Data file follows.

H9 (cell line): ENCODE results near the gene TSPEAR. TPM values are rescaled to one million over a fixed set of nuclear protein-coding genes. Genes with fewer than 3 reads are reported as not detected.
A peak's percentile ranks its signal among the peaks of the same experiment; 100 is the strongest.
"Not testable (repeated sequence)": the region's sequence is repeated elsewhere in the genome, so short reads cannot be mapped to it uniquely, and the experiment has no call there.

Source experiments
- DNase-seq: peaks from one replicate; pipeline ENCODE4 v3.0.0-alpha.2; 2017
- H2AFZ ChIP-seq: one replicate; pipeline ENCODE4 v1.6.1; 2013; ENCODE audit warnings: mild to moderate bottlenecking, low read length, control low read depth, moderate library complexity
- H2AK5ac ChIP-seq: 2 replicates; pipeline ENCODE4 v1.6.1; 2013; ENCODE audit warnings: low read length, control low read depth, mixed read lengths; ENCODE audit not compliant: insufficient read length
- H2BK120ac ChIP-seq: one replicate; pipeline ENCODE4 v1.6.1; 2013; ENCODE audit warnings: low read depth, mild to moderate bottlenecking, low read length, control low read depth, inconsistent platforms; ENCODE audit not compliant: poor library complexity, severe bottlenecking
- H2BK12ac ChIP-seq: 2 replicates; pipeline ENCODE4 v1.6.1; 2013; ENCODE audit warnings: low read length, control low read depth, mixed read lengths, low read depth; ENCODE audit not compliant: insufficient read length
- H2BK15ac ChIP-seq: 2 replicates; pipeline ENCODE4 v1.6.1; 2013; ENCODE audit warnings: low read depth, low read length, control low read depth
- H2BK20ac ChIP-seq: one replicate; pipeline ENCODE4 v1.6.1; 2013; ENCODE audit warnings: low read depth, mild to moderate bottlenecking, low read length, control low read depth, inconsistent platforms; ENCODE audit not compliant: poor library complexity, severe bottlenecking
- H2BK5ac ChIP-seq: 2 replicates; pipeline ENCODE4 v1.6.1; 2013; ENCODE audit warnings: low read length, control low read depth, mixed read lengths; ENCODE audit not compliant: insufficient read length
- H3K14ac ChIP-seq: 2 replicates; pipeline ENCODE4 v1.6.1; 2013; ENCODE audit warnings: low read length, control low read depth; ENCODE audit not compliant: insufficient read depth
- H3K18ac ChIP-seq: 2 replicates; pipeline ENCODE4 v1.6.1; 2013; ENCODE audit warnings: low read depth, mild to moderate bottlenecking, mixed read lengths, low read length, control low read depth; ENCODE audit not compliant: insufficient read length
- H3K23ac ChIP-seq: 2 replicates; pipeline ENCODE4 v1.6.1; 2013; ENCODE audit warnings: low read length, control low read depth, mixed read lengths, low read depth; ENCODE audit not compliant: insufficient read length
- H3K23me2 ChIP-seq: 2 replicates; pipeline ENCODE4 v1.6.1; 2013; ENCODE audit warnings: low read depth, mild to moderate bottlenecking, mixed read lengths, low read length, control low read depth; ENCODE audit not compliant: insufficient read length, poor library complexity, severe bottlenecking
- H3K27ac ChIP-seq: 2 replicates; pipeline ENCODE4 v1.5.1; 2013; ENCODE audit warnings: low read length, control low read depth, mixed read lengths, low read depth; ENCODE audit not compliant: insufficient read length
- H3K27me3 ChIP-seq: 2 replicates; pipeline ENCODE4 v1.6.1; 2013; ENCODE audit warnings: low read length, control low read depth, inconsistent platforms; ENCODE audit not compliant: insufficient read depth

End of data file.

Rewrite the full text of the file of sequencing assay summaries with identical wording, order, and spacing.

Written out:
H9 (cell line): ENCODE results near the gene TSPEAR. TPM values are rescaled to one million over a fixed set of nuclear protein-coding genes. Genes with fewer than 3 reads are reported as not detected.
A peak's percentile ranks its signal among the peaks of the same experiment; 100 is the strongest.
"Not testable (repeated sequence)": the region's sequence is repeated elsewhere in the genome, so short reads cannot be mapped to it uniquely, and the experiment has no call there.

Source experiments
- DNase-seq: peaks from one replicate; pipeline ENCODE4 v3.0.0-alpha.2; 2017
- H2AFZ ChIP-seq: one replicate; pipeline ENCODE4 v1.6.1; 2013; ENCODE audit warnings: mild to moderate bottlenecking, low read length, control low read depth, moderate library complexity
- H2AK5ac ChIP-seq: 2 replicates; pipeline ENCODE4 v1.6.1; 2013; ENCODE audit warnings: low read length, control low read depth, mixed read lengths; ENCODE audit not compliant: insufficient read length
- H2BK120ac ChIP-seq: one replicate; pipeline ENCODE4 v1.6.1; 2013; ENCODE audit warnings: low read depth, mild to moderate bottlenecking, low read length, control low read depth, inconsistent platforms; ENCODE audit not compliant: poor library complexity, severe bottlenecking
- H2BK12ac ChIP-seq: 2 replicates; pipeline ENCODE4 v1.6.1; 2013; ENCODE audit warnings: low read length, control low read depth, mixed read lengths, low read depth; ENCODE audit not compliant: insufficient read length
- H2BK15ac ChIP-seq: 2 replicates; pipeline ENCODE4 v1.6.1; 2013; ENCODE audit warnings: low read depth, low read length, control low read depth
- H2BK20ac ChIP-seq: one replicate; pipeline ENCODE4 v1.6.1; 2013; ENCODE audit warnings: low read depth, mild to moderate bottlenecking, low read length, control low read depth, inconsistent platforms; ENCODE audit not compliant: poor library complexity, severe bottlenecking
- H2BK5ac ChIP-seq: 2 replicates; pipeline ENCODE4 v1.6.1; 2013; ENCODE audit warnings: low read length, control low read depth, mixed read lengths; ENCODE audit not compliant: insufficient read length
- H3K14ac ChIP-seq: 2 replicates; pipeline ENCODE4 v1.6.1; 2013; ENCODE audit warnings: low read length, control low read depth; ENCODE audit not compliant: insufficient read depth
- H3K18ac ChIP-seq: 2 replicates; pipeline ENCODE4 v1.6.1; 2013; ENCODE audit warnings: low read depth, mild to moderate bottlenecking, mixed read lengths, low read length, control low read depth; ENCODE audit not compliant: insufficient read length
- H3K23ac ChIP-seq: 2 replicates; pipeline ENCODE4 v1.6.1; 2013; ENCODE audit warnings: low read length, control low read depth, mixed read lengths, low read depth; ENCODE audit not compliant: insufficient read length
- H3K23me2 ChIP-seq: 2 replicates; pipeline ENCODE4 v1.6.1; 2013; ENCODE audit warnings: low read depth, mild to moderate bottlenecking, mixed read lengths, low read length, control low read depth; ENCODE audit not compliant: insufficient read length, poor library complexity, severe bottlenecking
- H3K27ac ChIP-seq: 2 replicates; pipeline ENCODE4 v1.5.1; 2013; ENCODE audit warnings: low read length, control low read depth, mixed read lengths, low read depth; ENCODE audit not compliant: insufficient read length
- H3K27me3 ChIP-seq: 2 replicates; pipeline ENCODE4 v1.6.1; 2013; ENCODE audit warnings: low read length, control low read depth, inconsistent platforms; ENCODE audit not compliant: insufficient read depth